Why do we all find this so hard to do? Maybe it’s a culture that celebrates “Yes!” as the right answer, the one that will make us live our lives fully. Yet in reality every “yes” is a “no” to something else: a tradeoff (which we may not consider when encouraged to say “Yes!” ). I love how entrepreneur Dharmesh Shah writes about “saying no” here. In another post, I share ways to know when to (and how to) say no.
4. Cut the Self-Judgement
In my coaching work, I’m continually astonished by how women – smart, accomplished people, admired for their impact – judge and criticize themselves. It’s insidious. They’ll begin sentences saying things like, “You may think this is stupid, but…”, “I know this sounds crazy, but…”, “Sorry to ask, but…”. And then they follow it with a perfectly intelligent, valid insight.
They’ll also go on and on about how much time they waste, how they felt like the only person who didn’t understand, how they procrastinate…and on and on.
WHAT IS HAPPENING HERE?
I think a lot of it goes back to that proving and pleasing conditioning so many of us get, but let’s not take that on here. When you find yourself judging or criticizing yourself, or “apologizing in advance” as in the phrases above, do these three simple things.
- Take that breath again. Awareness. Slowing down. Always the first step.
- Be curious. Where did that self-judging habit come from? See if you can identify an early time where you felt cautious, or tentative… like you had to walk on eggshells before sharing your thoughts. Simply look at that. Shrug. Be grateful for the awareness. And move on.
- Repeat as needed, never getting frustrated with yourself. Habits take time to change. Feel good about yourself when you notice them changing, patient with yourself when they recur. Step by step. You’ll get there.
5. Be Yourself
There is one thing that you always can do better than anyone else: be YOU. The challenge is remembering what that feels like under all of the layers of expectations, behavior, conformity, and habit that we all learn from the time we’re small. Gaining confidence in your unique skills is a lifelong process – that’s part of what’s fun about it. But at any point in your life, here are some small things you can do to reconnect with that unique sparkle or shine that only you have.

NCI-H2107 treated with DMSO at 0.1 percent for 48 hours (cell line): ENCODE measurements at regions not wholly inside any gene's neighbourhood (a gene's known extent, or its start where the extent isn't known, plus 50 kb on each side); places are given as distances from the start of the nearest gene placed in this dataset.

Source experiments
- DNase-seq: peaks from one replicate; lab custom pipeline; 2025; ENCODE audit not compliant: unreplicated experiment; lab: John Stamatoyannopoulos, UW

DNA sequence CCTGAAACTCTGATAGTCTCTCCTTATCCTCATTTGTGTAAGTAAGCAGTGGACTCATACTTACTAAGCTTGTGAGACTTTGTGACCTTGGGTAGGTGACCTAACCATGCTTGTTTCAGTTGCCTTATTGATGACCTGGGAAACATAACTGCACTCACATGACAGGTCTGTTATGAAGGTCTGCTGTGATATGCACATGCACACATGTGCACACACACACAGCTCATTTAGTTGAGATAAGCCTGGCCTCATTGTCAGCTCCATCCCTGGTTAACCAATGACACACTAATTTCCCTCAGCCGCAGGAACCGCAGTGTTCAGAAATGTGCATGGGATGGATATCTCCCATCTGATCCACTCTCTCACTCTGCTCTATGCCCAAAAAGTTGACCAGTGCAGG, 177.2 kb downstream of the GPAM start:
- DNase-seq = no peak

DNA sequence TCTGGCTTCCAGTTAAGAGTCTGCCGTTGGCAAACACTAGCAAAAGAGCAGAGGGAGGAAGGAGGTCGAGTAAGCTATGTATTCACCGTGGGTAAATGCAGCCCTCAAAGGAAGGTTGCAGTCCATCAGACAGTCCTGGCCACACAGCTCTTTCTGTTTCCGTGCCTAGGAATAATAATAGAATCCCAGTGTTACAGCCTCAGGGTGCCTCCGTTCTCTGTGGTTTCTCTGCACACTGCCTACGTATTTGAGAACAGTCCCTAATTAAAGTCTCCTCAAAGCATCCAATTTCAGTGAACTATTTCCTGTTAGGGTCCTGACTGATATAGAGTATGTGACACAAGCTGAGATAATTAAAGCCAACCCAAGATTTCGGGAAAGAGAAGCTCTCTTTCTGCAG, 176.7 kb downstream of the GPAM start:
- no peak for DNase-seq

- Go back to your earliest memory. It may be from around age five or six. If so, let the thoughts wander over a few days and see if you can come up with something earlier. Try to see it in your mind’s eye. What stands out? How does that memory reveal something unique about you? For example, my first memory is of watching snow fall in my childhood back yard, in Ohio, when I was about three. I remember our snow-covered driveway and garage off to the left, the frame of the window close to me, and the many layers of snow gently drifting down. All of my life I’ve liked seeing how different parts of one thing fit together. I think I remember this memory because it let me do that.
- Make a moodboard. Get a big stack of magazines or other images and start tearing things out that strike you. Glue them onto a posterboard and tell the story you see. Free yourself from perfectionism or thinking too much. Work fast and respond to what grabs you, intuitively or aesthetically. This is a great “friend” activity, by the way. Agree to a few ground rules (no judgement, total confidence, what happens on the mood board stays on the mood board) and invite a few friends. Moodboard party, anyone?
- Know your three adjectives. Find three words that express you, uniquely, you. Write them down somewhere. Wall Street executive (and professional gospel singer; wow) Carla Harris recommends this for the workplace, encouraging people to choose three adjectives for the impact or impression they wish to make. Great idea. But I like having three “secret” words, too, that are about the bigger picture of who I am and what I’m here to do in the world, authentically, even when I’m stretched in other directions. By the way, these words can evolve over time… but try to choose words that will last you a year or so, and then re-evaluate up the road.